Expect to have to do a bit of legwork and be prepared to have several revisions, and a few basic human errors. Expect to set aside 10% of your design budget for this type of service.

Mid-Range Design Services

This is for the middle class homeowner who is ready to invest in a space they plan to stay in for over 5 years. They are done with Ikea and hand-me-downs and want their space to be artistically created to fit their needs. Full services are expected, with little-to-no legwork on their end. This designer has established consultants and may be starting to handle permit application. They will expect to stay on your project through construction to ensure the design is carried through and properly documented. This is a start-to-finish design service. Expect to set aside 15-20% of your design budget for this type of service.

Luxury Design Services

Here is the designer that will sweep into your life with a very refined process. They may offer design-build, architectural services, landscape services, and decor. They may have staff to ensure every call is answered, and interns to manage smaller tasks such as errands, product delivery, note taking, and more. This designer will likely have been practicing for 20+ years, is confident, and will have clear expectations of you as well. This designer will have a brick and mortar location and will have staff available during all business hours to answer questions and accomodate your needs.

Services will be concierge services- meaning the expecatations this designer has of you is simply to provide information. They will take over and manage every aspect of the design. Expect to set aside 15-20% of your design budget, and meet a minimum design fee for this type of services.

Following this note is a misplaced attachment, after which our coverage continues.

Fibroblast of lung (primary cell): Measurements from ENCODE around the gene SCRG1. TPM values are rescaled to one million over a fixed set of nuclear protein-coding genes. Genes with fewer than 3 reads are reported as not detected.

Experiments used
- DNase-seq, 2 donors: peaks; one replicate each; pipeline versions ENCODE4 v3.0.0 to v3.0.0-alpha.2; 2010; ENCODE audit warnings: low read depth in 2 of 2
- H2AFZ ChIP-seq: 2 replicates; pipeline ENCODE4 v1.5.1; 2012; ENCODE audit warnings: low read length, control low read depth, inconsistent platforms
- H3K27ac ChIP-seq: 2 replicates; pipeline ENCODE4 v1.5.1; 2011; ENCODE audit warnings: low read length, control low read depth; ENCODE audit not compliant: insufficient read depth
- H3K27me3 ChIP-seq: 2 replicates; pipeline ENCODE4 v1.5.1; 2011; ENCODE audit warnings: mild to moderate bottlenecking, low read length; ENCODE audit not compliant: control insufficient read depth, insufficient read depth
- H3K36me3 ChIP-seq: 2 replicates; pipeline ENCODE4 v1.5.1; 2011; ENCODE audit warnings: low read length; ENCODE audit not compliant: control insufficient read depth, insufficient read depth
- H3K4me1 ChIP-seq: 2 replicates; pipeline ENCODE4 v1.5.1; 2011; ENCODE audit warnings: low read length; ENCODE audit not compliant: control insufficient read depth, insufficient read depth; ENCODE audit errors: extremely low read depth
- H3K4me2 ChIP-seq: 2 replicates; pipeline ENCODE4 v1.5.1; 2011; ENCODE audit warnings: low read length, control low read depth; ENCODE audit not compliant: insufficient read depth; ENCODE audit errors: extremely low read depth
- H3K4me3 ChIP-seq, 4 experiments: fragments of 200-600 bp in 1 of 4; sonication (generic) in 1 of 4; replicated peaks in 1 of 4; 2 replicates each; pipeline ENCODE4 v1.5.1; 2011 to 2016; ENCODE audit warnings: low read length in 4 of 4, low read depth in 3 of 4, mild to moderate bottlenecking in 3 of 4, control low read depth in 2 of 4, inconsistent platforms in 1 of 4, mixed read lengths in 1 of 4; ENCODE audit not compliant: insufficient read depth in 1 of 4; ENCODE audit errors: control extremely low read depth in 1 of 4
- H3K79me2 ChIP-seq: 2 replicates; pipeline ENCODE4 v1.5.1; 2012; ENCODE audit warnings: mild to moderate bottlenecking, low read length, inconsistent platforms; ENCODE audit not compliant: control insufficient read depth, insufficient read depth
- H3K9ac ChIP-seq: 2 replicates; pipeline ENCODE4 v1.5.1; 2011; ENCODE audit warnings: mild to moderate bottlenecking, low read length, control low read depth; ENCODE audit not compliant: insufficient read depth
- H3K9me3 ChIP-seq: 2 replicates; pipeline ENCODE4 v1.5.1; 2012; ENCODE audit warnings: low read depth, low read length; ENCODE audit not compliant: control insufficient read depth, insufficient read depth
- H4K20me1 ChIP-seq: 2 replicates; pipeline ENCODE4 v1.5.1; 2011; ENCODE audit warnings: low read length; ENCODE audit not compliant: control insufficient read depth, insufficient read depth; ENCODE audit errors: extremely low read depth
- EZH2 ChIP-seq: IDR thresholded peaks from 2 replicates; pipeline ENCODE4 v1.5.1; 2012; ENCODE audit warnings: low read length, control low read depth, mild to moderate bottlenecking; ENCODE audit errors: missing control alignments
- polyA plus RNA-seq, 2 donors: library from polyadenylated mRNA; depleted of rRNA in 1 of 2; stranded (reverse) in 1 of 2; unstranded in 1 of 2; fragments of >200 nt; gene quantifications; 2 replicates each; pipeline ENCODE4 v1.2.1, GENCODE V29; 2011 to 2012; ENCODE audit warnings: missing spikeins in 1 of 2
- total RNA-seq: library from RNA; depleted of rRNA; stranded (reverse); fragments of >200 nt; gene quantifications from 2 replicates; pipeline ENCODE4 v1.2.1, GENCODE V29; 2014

Is Interior Design Expensive?

I guess that depends on your outlook on the service, your expectations and budget. Those looking for free design will most likely find the Luxury Designer exorbitantly priced, and the Mid-Range designer expensive. When looking for a designer to fit your price range, look at their staff size, experience, professional training, and demand. Like many other businesses, this will give an idea of their rates. Waldron Designs currently lies between the mid-range and luxury point. We serve mid-range very comfortably, and step out of our comfort zone a bit for luxury, but are working our way there! We are unlikely to be the best option for very tight budgets to no design budget.

Questions? Ask away in our comments below! We always respond!

The Cluttered Home

Clutter is one of the biggest challenges I see in homes today and becoming more and more common, particularly in island homes. We love a good find on Vashon- the Estate Sales are wonderful as are all the fun and funky Grannie’s finds. I support these businesses 100%, and yet I am finding homes that have no space to move, breathe, or function simply because every nook is filled with another great find. It’s not so great anymore when it’s buried among the masses.

What do we do with a cluttered home? Well, it’s easy for me to TELL someone what to do. It’s harder to do it. One home I saw was full of furnishings that had been inherited when parents passed away- not exactly easy to set out on the side of the road for a free pick up now, is it? One of the best tips I learned as a designer is that the best designs aren’t filled, they are cleared. Meaning, once we’ve created the design, we look at what can be removed. If it can be removed and the design still holds its ground, it wasn’t necessary. Keep removing unitl we have only what is NEEDED. That, is beautiful design. This is not to say that spaces need to be emptied, just that they should be well thought out and utilized.

“The best designed spaces aren’t filled up with ‘stuff’, they are cleared of it”

My best advice to my clients- don’t pop into Estate sales or Grannies just to see what they have. Instead, go with a singular purpose and need in mind, and leave only with that item. If you are easily distracted, bring support- someone who will hedge your urges to buy a piece just because, and help you focus on why you are there. At retal stores, utilize the reps! They know their product, and if you arrive prepared with dimensions and photos of existing items, the reps can help you find the perfect fit.